Insights from the FPA Team 2.

Dan Lloyd – Naturally Birmingham FPA Project Officer

For as long as I can remember I’ve always loved nature and the outdoors. Some of my fondest childhood memories are of ‘rambling’ in the nearby nature reserve, stopping by the ponds to look at all the tadpoles swimming around, before stopping for a hot chocolate break on a bench overlooking the old claypit that is now designated as a Site of Special Scientific Interest (not that I knew what that meant back then!).

I didn’t realise it at the time, but I was incredibly lucky to have lived somewhere with access to such places (and to be around people who embraced them); despite living in a relatively deprived area, we were well serviced by green spaces and this really sparked an interest in the natural world that shaped my life and career. I spent my years in college and university honing this interest, with environmental science, geography, and geology, and eventually found myself moving into local government, where I really hoped to make a difference in people’s lives. When I saw an opening in the FPA team, I leapt at the chance to be part of a programme that aims to provide the opportunity for everyone to access what I was lucky enough to experience growing up.

Recently, I’ve really had chance to reconnect with nature in a way that I had started to drift away from in the past few years. During the national lockdown due to Covid-19, and the advent of homeworking, I became increasingly ‘stuck’ indoors – sometimes not leaving for extended periods of time, and not seeing friends and family, or even other people. Over time this seriously impacted on my mental health in a way that was difficult to spot at first, but I eventually I made the decision to incorporate walks in nature as much as I could into my week – I still remember ‘emerging’ from my house and popping to the local woods for the first time since lockdown; I’d forgotten how green everything could be, how pleasant the birdsong was in the still, early summer air. Simply spending time in nature has been proven to reduce the levels of cortisol (the ‘stress hormone’) in the body, and this was definitely my experience; I felt more relaxed, happier, and the ‘fog’ that had started to descend on me began to clear.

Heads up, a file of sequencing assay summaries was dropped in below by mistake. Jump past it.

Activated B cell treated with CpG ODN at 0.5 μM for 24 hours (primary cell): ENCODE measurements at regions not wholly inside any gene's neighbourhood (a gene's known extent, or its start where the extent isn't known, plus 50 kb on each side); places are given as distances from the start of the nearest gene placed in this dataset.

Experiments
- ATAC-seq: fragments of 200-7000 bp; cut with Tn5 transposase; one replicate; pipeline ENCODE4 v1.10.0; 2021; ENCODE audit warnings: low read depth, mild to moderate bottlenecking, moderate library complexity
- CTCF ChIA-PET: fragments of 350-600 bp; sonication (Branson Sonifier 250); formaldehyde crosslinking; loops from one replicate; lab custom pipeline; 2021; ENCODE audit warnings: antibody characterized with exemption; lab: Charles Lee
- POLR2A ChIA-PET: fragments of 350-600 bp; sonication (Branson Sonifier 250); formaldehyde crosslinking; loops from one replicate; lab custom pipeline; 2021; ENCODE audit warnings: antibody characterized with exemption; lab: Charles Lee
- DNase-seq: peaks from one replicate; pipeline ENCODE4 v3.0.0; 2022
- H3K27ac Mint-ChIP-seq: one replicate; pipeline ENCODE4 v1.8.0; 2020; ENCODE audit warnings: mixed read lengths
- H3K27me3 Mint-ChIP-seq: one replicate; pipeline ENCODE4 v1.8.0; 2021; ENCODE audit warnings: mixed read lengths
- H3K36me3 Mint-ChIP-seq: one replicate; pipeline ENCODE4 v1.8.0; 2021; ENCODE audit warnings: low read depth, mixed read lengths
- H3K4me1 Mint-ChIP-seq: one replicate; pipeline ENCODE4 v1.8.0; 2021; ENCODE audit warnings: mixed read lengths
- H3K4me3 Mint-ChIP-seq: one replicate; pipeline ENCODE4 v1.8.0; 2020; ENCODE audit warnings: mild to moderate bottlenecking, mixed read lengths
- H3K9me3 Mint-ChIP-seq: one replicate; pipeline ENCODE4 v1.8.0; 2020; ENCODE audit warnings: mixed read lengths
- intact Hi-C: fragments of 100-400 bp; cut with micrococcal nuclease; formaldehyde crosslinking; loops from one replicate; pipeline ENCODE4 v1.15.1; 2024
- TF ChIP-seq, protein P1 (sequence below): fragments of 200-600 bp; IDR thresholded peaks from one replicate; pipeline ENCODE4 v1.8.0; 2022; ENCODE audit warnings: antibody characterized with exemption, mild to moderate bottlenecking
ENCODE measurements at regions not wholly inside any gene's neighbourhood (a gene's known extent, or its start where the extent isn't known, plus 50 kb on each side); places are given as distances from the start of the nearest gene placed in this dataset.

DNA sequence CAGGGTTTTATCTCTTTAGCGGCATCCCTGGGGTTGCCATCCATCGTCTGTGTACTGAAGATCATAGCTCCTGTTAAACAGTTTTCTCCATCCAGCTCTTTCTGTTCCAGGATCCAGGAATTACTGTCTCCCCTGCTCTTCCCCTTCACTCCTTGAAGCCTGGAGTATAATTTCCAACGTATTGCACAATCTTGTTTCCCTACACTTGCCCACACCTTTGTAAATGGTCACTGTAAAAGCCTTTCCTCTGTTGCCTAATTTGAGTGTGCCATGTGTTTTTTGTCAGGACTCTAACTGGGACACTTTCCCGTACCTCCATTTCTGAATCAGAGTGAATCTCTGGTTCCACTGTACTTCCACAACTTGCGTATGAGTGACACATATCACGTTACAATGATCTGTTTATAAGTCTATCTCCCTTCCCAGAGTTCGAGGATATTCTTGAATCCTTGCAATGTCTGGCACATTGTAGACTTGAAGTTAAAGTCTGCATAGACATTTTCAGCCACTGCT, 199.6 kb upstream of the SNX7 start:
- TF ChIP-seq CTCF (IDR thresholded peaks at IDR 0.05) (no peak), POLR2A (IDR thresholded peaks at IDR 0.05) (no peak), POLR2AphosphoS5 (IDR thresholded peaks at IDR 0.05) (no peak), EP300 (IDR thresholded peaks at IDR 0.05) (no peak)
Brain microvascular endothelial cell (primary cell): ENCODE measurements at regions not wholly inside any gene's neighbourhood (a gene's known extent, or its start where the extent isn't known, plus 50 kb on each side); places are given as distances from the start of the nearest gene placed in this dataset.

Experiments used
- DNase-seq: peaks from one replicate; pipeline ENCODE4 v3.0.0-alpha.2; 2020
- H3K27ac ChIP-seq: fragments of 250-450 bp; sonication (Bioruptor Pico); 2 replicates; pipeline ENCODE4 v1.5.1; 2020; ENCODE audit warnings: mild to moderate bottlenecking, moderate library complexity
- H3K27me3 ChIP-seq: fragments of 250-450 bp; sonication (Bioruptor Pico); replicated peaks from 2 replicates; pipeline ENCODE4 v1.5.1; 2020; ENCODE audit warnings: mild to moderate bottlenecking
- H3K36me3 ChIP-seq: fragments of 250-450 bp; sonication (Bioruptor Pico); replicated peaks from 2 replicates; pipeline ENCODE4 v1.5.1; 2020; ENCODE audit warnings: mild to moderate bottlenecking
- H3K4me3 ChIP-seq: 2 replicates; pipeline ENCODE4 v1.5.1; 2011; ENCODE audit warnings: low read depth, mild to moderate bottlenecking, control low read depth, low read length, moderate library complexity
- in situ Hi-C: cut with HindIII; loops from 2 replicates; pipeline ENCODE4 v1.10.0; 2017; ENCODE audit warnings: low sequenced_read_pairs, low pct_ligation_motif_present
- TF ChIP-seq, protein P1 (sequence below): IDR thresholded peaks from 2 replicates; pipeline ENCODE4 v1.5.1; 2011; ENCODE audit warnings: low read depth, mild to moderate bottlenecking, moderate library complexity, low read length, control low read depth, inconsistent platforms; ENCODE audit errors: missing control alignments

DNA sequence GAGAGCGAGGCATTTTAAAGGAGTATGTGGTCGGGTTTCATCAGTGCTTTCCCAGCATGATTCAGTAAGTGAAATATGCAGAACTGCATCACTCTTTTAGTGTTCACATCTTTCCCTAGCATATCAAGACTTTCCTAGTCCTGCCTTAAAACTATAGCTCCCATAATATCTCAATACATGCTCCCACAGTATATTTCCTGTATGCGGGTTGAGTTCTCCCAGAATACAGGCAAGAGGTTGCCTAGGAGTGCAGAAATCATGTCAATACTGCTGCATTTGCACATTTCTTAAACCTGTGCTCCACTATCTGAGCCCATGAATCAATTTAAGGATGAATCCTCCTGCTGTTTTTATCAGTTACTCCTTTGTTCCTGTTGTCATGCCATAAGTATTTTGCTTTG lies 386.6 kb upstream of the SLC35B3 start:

If there’s one thing I would recommend to people who found themselves in the same position I was in, it’s to spend as much time as you can outdoors. Admittedly I still find myself fighting the urge to just sit on the sofa and watch Netflix after a long workday, and I’m not the best at going out in the rain… but I’m trying to maximise my time outdoors where possible, and I don’t intend to lose the habit once the cold weather rolls in!  

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